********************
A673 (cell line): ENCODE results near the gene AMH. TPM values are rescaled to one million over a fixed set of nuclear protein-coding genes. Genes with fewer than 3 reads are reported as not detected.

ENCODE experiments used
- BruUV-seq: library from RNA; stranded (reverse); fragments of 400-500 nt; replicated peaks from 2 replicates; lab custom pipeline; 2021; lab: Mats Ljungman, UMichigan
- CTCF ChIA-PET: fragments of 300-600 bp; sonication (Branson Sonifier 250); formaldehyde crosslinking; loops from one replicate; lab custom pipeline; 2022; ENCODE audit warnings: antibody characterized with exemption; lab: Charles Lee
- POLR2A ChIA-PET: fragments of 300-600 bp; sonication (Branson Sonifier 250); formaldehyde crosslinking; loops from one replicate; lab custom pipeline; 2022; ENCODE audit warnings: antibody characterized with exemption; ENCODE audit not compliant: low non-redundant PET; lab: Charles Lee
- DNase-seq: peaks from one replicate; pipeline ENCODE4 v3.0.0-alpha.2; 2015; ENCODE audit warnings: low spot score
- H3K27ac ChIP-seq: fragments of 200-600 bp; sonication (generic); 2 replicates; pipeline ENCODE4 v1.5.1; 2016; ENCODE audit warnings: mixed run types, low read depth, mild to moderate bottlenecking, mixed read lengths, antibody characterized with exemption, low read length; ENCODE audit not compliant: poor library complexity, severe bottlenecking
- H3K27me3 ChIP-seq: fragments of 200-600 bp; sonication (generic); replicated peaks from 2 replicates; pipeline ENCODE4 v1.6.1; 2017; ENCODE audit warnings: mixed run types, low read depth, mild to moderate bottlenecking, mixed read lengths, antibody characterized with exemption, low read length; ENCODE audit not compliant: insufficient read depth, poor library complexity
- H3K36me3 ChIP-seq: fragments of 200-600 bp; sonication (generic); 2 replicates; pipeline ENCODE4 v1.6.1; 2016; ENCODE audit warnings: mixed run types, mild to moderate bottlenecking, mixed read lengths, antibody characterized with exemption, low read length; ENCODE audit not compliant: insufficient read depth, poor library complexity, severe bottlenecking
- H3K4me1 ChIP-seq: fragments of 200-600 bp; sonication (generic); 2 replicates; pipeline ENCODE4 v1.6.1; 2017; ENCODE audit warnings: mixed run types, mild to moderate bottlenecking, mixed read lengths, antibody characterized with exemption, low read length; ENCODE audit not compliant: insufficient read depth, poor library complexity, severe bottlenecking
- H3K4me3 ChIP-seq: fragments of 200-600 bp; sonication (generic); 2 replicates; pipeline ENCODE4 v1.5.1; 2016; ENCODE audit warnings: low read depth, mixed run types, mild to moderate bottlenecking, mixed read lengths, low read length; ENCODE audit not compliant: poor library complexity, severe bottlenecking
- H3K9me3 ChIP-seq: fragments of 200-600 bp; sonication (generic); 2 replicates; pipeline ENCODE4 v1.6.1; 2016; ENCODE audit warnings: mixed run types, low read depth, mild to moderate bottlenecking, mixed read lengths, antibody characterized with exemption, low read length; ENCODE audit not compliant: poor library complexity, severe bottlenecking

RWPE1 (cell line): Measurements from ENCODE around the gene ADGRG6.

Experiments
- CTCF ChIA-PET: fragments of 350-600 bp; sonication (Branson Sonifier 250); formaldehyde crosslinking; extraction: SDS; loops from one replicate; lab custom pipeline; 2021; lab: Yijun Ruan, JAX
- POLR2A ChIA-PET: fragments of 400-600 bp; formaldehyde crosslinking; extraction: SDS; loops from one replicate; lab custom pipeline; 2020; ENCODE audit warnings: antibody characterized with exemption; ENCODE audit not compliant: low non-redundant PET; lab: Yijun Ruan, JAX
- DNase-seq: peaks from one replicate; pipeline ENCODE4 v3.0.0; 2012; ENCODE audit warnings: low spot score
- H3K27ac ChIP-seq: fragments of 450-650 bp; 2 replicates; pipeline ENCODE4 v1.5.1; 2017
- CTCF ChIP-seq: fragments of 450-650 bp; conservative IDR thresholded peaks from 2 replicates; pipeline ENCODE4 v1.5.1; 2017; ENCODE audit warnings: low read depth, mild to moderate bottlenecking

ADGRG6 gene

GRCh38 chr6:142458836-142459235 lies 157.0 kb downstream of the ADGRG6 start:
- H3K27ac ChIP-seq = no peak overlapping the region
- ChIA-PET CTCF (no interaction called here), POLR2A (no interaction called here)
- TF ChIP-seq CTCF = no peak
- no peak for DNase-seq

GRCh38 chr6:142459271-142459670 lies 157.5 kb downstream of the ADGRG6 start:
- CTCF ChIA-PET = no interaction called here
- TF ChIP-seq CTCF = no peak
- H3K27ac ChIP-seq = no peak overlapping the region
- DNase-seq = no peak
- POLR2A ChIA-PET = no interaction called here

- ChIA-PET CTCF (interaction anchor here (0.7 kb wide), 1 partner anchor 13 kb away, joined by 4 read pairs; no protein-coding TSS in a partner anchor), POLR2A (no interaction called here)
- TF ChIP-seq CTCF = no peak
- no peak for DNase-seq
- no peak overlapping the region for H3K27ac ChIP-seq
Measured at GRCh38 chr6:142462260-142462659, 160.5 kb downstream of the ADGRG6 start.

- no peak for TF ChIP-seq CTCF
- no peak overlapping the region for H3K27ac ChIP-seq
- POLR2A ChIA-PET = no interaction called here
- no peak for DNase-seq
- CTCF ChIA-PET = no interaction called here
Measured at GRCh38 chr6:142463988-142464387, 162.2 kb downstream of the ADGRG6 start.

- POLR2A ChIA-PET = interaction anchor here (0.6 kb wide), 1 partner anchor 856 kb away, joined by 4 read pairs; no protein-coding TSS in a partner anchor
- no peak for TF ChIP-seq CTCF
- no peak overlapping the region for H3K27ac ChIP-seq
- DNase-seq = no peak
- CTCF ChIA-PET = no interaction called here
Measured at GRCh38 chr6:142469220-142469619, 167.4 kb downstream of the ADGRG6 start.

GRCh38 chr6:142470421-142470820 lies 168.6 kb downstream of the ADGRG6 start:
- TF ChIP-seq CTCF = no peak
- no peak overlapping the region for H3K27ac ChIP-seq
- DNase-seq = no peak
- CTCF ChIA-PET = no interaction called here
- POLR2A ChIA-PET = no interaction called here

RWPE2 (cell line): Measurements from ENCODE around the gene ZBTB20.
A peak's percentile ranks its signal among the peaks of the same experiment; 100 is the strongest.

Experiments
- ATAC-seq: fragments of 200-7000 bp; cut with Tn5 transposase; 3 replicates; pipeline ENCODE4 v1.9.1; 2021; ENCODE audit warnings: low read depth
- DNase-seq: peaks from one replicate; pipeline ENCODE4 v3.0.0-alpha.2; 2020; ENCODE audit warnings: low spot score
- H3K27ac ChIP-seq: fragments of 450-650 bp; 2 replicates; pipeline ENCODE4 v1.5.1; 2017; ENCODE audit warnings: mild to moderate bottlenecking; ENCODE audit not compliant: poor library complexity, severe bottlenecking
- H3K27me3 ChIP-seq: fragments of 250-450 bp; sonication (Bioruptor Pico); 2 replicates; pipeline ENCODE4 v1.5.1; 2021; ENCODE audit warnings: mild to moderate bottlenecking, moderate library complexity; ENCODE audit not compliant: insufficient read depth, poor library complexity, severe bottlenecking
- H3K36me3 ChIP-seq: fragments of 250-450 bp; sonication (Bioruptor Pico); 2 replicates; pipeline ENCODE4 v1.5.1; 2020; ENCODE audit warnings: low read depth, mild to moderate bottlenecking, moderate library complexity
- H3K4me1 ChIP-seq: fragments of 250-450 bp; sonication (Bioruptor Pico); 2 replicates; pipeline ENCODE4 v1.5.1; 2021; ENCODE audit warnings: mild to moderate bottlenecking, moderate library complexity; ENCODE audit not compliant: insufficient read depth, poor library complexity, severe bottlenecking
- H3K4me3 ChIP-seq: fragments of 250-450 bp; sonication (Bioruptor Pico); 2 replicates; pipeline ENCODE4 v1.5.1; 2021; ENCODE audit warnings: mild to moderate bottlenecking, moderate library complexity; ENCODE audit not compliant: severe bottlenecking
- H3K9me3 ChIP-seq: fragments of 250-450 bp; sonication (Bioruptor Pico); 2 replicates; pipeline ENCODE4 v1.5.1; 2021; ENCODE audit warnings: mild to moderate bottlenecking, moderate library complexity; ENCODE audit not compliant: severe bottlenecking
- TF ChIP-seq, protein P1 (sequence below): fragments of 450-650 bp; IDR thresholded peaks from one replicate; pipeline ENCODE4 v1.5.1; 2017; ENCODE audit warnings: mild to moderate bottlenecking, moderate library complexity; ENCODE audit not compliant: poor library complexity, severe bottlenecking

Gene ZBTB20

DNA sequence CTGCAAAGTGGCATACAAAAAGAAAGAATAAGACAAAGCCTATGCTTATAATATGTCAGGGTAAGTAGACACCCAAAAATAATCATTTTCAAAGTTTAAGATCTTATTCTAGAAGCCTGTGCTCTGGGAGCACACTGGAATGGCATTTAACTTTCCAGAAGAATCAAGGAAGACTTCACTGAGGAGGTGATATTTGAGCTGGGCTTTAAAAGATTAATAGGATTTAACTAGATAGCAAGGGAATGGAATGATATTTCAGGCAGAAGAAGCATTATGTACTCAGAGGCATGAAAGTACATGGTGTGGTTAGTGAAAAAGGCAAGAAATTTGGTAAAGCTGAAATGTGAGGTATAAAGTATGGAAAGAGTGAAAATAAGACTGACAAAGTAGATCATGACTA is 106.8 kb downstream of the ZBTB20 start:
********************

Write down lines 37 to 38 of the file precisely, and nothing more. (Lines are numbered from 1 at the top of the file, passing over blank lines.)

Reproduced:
- no peak for TF ChIP-seq CTCF
- no peak overlapping the region for H3K27ac ChIP-seq